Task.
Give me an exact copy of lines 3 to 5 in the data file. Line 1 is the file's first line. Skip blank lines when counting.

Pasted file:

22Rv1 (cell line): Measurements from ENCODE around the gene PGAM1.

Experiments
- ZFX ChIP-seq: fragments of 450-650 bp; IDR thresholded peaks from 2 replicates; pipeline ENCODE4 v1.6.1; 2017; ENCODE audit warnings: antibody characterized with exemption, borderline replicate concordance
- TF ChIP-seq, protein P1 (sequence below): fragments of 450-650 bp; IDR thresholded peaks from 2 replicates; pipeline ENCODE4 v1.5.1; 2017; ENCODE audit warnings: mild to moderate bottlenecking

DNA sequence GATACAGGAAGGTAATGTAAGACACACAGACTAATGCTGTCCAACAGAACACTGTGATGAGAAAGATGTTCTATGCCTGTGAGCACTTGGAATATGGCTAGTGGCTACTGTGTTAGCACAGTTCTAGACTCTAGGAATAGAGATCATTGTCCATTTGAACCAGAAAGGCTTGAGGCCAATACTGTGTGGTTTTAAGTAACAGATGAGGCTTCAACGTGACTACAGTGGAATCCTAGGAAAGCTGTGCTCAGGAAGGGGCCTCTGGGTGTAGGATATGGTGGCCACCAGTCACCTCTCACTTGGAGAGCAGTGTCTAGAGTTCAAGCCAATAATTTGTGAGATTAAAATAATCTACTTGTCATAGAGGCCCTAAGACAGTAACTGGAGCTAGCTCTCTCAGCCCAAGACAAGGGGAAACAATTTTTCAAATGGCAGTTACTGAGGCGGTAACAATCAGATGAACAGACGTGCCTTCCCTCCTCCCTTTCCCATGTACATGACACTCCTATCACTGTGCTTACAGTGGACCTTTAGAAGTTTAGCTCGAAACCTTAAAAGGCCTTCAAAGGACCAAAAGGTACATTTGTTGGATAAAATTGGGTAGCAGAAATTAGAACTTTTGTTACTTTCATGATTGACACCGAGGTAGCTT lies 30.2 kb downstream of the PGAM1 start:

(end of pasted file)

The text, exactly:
- ZFX ChIP-seq: fragments of 450-650 bp; IDR thresholded peaks from 2 replicates; pipeline ENCODE4 v1.6.1; 2017; ENCODE audit warnings: antibody characterized with exemption, borderline replicate concordance
- TF ChIP-seq, protein P1 (sequence below): fragments of 450-650 bp; IDR thresholded peaks from 2 replicates; pipeline ENCODE4 v1.5.1; 2017; ENCODE audit warnings: mild to moderate bottlenecking

DNA sequence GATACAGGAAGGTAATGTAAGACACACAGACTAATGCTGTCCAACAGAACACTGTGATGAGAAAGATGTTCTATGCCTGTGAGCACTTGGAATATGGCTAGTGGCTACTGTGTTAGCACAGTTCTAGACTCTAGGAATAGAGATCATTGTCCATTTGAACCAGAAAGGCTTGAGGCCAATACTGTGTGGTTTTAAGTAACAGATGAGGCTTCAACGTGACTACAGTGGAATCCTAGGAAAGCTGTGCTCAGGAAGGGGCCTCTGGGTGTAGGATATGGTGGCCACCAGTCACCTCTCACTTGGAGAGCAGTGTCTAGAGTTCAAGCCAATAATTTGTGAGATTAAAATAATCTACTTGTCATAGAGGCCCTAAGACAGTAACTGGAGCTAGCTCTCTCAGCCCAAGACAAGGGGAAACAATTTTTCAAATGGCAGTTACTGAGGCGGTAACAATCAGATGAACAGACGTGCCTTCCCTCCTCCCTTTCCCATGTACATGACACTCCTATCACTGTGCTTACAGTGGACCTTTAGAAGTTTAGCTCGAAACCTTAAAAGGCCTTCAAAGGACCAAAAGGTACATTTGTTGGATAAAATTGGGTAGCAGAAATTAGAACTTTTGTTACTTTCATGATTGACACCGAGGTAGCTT lies 30.2 kb downstream of the PGAM1 start: